What is Greenleaf High School's stance on scientific theories that may be controversial to certain religious groups?

The great majority of the lessons in our science courses do not contain controversial topics, and the students are able to dive deep into the wonders and divine patterns of our amazing universe. When controversial topics need to be explored, the curriculum does not spend a lot of time on them and does not take a stance on any side, other than maintaining that God is the creator of the universe. Because children are going to eventually (and likely soon) hear the different ideologies that exist in our world, we don’t want to provide a shallow and brittle science base that can shatter upon facing its first challenge that students come across. We want students’ first exposure to these topics to be through the lens of faith, in a safe but direct and honest way that shows children that science and faith go hand-in-hand.

 

Topics will be presented in such a way that follows a non-denominational Christian perspective with God as the master creator. Lessons that contain topics sensitive in nature will be marked on the table of contents with an icon of a home, prompting parents to discuss the content of the lesson with their child if so desired.

 

The topics listed in separate FAQs below explain our approach to some of the most common controversial topics that users of The Good and the Beautiful may have questions regarding our stance.

What do you teach about the age of the earth?

Only a tiny sliver of our science lessons address the age of the earth. In the few lessons that do, we maintain that God is the creator of the earth, and explain both the Christian old earth and young earth theories, prompting students to talk with their parents about their family’s specific beliefs.

How do the science courses approach origin theories, big bang theory and evolution?

Greenleaf High School will always maintain that God is the organizer and creator of life. Despite scientific research and evidences, it is impossible to precisely determine how the earth and life on it have changed over time and how much God has allowed the natural order of things to flow or all accounts of where He has divinely intervened. The courses do teach microevolution (as opposed to macroevolution), in which groups of organisms can pass on advantageous mutations that allow future offspring to adapt and better survive their environments. The course teaches that God created all forms of life in the beginning, but how species have changed over time within their own realms can be difficult to determine. Greenleaf High School science courses do not teach that complex life is the result of random evolution.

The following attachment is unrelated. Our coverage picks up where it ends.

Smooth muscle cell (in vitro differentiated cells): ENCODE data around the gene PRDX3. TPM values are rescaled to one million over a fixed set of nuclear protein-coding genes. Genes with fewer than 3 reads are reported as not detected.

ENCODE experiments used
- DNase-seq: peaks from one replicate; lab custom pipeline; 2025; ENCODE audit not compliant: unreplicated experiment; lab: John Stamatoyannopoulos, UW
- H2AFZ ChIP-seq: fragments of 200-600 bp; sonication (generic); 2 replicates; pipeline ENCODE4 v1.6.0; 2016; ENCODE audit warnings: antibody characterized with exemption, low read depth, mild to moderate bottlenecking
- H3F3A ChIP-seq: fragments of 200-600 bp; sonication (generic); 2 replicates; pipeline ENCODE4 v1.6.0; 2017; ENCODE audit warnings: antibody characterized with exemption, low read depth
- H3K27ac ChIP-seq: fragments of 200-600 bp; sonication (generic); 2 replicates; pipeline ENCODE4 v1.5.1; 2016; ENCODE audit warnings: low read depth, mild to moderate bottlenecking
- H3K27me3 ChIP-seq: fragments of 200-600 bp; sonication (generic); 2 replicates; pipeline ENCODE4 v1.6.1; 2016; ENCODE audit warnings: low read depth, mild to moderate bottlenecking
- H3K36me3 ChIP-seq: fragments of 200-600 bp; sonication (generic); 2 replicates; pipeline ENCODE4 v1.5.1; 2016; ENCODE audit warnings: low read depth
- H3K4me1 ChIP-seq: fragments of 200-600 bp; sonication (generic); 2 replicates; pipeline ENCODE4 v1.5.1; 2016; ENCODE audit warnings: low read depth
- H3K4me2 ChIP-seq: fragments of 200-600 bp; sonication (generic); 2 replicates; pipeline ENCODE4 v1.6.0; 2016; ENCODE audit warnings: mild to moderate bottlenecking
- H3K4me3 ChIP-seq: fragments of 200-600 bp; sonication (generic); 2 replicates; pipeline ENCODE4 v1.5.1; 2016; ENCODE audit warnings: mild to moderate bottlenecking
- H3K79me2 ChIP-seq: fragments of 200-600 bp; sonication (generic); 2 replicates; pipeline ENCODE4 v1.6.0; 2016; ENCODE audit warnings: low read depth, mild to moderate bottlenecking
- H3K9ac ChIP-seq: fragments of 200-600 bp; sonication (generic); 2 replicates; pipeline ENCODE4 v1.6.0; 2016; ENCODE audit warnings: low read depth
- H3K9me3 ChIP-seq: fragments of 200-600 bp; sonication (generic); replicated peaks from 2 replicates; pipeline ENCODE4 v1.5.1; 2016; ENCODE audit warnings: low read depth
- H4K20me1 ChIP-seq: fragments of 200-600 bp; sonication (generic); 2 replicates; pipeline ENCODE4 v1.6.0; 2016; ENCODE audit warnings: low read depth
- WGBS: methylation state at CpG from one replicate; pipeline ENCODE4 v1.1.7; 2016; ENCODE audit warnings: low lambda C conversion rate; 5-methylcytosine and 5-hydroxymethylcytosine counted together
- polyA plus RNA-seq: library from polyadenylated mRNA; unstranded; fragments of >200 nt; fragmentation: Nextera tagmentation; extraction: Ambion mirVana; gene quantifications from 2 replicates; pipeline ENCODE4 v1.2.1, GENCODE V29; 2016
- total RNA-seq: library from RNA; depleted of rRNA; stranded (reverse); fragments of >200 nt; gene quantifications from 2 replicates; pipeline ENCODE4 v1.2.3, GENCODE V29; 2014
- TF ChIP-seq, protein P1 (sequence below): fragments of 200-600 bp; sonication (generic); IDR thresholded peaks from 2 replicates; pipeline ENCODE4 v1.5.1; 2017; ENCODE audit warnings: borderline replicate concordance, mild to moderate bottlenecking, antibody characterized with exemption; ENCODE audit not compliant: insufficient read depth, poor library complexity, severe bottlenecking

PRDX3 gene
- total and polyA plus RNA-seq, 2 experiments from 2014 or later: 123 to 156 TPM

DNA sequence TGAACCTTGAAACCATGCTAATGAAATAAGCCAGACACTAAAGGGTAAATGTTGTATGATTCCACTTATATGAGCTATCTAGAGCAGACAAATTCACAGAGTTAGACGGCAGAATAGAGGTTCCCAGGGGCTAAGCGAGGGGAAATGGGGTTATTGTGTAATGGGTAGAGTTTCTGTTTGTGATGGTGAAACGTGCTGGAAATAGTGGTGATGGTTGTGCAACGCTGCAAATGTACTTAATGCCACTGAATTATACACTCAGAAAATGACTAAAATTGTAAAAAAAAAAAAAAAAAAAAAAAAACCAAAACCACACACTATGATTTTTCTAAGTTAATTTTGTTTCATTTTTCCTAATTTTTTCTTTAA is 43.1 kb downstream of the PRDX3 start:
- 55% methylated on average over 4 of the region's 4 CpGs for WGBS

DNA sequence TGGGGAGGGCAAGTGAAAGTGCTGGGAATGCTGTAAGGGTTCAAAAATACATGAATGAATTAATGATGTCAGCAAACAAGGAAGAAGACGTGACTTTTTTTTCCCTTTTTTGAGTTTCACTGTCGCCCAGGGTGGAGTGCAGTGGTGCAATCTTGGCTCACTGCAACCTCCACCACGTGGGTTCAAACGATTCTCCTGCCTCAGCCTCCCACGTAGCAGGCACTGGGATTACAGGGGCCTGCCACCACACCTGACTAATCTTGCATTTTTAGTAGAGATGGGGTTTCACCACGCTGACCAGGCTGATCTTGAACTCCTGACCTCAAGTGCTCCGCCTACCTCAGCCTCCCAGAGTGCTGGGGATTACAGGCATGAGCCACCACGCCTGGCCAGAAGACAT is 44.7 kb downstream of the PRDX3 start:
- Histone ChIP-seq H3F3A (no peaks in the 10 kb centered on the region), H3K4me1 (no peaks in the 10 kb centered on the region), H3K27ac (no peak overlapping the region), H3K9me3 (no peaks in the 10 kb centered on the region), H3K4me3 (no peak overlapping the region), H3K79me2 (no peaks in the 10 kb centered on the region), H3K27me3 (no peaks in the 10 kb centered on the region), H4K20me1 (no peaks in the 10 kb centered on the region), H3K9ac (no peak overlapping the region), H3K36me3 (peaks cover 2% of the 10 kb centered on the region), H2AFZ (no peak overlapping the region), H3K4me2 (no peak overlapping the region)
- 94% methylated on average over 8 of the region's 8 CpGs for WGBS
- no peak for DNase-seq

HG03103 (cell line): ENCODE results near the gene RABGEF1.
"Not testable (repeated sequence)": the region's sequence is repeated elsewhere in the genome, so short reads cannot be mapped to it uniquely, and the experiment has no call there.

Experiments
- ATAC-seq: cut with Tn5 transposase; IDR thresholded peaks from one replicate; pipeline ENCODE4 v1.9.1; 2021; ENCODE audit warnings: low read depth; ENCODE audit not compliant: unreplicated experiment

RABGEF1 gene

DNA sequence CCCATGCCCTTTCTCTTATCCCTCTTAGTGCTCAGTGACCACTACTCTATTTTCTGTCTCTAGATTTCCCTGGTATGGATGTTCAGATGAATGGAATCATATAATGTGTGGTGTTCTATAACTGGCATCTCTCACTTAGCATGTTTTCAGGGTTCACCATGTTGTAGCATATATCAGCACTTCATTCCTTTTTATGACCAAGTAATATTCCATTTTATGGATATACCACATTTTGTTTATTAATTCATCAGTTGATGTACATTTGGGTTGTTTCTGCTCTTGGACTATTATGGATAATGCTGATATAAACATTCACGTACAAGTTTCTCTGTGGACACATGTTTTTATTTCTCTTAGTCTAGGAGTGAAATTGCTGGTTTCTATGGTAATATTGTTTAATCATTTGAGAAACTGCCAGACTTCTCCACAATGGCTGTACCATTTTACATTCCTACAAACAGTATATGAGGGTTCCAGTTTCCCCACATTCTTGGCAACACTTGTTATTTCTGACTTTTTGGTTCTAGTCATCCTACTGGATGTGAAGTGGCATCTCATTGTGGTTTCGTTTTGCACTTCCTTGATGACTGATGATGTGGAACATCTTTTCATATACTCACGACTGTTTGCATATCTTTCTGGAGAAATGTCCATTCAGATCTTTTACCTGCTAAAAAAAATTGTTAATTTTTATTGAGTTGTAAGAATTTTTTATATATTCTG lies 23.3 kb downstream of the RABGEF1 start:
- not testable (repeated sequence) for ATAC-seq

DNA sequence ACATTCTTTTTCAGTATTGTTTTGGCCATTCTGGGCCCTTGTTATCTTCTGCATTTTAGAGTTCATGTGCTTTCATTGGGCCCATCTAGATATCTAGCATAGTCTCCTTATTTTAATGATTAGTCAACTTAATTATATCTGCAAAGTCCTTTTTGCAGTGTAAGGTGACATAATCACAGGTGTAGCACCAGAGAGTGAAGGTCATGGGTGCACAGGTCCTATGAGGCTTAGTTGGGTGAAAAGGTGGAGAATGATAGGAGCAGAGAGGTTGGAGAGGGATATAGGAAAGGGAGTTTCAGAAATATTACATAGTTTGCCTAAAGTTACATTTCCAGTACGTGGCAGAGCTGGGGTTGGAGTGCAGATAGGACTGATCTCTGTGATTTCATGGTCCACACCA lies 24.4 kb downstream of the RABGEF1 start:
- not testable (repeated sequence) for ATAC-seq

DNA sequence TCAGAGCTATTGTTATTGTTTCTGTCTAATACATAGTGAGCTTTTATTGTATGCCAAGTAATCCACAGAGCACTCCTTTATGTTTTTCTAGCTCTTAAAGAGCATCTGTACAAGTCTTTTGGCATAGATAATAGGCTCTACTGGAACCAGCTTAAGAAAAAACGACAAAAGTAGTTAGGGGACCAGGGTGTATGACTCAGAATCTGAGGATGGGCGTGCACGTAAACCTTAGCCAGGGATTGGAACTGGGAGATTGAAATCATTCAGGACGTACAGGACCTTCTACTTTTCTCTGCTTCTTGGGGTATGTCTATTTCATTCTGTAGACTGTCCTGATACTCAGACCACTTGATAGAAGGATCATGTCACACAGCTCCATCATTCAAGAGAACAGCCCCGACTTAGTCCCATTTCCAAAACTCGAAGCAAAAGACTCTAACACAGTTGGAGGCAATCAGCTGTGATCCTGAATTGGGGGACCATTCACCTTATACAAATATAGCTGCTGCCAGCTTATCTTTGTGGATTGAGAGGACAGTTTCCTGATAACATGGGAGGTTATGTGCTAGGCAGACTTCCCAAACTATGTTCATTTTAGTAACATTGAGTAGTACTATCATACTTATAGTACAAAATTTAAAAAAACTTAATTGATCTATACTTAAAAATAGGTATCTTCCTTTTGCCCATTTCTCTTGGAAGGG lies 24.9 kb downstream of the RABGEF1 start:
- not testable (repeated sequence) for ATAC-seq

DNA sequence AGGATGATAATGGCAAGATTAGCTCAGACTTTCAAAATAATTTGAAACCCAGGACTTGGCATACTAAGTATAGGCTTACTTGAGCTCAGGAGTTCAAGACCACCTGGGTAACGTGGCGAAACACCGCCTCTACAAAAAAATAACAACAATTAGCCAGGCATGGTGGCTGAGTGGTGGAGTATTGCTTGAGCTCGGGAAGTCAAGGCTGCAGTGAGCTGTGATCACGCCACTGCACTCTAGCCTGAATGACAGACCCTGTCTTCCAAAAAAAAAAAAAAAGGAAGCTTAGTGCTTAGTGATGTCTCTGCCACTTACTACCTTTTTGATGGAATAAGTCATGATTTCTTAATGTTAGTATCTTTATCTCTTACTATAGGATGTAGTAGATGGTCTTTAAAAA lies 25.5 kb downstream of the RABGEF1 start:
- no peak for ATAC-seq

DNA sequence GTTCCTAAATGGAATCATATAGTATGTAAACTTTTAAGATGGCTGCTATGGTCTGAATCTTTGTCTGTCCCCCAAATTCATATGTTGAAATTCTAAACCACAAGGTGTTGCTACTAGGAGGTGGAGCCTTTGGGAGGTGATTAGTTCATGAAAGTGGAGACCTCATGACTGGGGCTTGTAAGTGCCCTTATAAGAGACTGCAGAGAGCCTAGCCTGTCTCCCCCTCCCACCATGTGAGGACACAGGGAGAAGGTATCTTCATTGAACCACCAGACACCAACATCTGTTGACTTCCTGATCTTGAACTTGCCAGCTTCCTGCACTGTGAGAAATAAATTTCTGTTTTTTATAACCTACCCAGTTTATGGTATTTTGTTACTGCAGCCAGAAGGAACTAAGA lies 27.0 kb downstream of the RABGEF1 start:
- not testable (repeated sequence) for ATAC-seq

To ensure that students are well informed and would not be at a disadvantage in further scientific study, the course explains what the Big Bang theory is. Again, we stress that however the universe was created, it wasn’t devoid of God and that students can come to appreciate Him by studying the world around us.  

How do the science courses approach climate change?

In our science courses, students are taught the importance of caring for and protecting the environment, being responsible stewards over our earth, and living in a sustainable way. We do not desire to promote the sense that humans are hopelessly destroying the earth, but that we need to do our part to care for our world to provide a sustainable future.

How do the science courses approach stem cell research and cloning?

Students learn briefly what stem cell research is and what the controversies are so students can be aware and informed, but the course does not claim that stem cell research is right or wrong. Students are encouraged to discuss the issue with their parents and research their religious group’s stance.

The Greenleaf High School courses do not cover cloning.